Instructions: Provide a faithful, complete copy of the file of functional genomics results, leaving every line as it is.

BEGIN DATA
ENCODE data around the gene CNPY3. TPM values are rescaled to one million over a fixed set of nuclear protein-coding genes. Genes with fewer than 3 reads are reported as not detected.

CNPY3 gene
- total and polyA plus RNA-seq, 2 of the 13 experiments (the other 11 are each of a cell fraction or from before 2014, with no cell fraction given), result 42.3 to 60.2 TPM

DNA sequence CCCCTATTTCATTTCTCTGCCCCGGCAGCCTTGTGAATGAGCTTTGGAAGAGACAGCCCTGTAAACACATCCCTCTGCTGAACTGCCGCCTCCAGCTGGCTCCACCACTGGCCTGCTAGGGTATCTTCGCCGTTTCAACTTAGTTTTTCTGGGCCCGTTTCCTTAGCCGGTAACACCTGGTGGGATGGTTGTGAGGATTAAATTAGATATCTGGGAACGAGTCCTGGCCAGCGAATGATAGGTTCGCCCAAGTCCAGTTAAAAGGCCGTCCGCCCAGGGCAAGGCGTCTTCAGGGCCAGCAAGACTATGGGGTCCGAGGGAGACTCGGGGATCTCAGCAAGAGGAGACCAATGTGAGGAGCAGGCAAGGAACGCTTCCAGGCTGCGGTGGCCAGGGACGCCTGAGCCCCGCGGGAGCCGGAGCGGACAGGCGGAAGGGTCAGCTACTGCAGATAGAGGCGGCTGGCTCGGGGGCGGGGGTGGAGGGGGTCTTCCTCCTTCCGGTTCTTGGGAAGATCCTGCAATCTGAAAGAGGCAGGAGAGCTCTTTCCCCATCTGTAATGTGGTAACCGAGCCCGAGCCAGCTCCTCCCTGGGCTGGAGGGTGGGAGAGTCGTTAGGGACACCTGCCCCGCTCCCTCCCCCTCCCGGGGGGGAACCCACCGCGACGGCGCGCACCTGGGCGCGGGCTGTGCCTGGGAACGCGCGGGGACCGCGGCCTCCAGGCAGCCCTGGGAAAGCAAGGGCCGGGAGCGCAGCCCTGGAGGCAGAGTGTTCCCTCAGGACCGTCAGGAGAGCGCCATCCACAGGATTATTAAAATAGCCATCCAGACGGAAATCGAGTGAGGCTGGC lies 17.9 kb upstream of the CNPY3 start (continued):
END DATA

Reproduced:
ENCODE data around the gene CNPY3. TPM values are rescaled to one million over a fixed set of nuclear protein-coding genes. Genes with fewer than 3 reads are reported as not detected.

CNPY3 gene
- total and polyA plus RNA-seq, 2 of the 13 experiments (the other 11 are each of a cell fraction or from before 2014, with no cell fraction given), result 42.3 to 60.2 TPM

DNA sequence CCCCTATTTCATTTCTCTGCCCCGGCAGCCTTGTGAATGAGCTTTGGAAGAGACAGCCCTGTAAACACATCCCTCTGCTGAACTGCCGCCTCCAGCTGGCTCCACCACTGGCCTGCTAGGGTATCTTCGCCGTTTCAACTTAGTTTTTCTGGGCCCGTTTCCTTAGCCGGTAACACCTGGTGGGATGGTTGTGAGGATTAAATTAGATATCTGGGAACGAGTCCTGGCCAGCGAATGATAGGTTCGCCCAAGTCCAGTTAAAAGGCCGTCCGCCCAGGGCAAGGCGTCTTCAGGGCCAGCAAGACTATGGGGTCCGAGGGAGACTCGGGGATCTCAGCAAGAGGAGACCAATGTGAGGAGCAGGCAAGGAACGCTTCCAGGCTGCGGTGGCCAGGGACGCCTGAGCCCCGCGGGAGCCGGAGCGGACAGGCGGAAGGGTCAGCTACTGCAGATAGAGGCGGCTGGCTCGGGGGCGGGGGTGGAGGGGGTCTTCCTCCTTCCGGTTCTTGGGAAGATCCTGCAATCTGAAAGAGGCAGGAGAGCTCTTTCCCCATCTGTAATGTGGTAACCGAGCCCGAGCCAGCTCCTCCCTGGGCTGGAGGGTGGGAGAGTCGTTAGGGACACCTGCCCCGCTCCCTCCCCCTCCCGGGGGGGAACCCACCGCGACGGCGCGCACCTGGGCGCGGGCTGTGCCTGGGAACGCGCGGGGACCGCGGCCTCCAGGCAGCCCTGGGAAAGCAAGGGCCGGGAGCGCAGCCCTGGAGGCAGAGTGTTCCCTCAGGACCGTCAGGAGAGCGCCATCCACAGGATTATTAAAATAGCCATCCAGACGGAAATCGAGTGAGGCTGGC lies 17.9 kb upstream of the CNPY3 start (continued):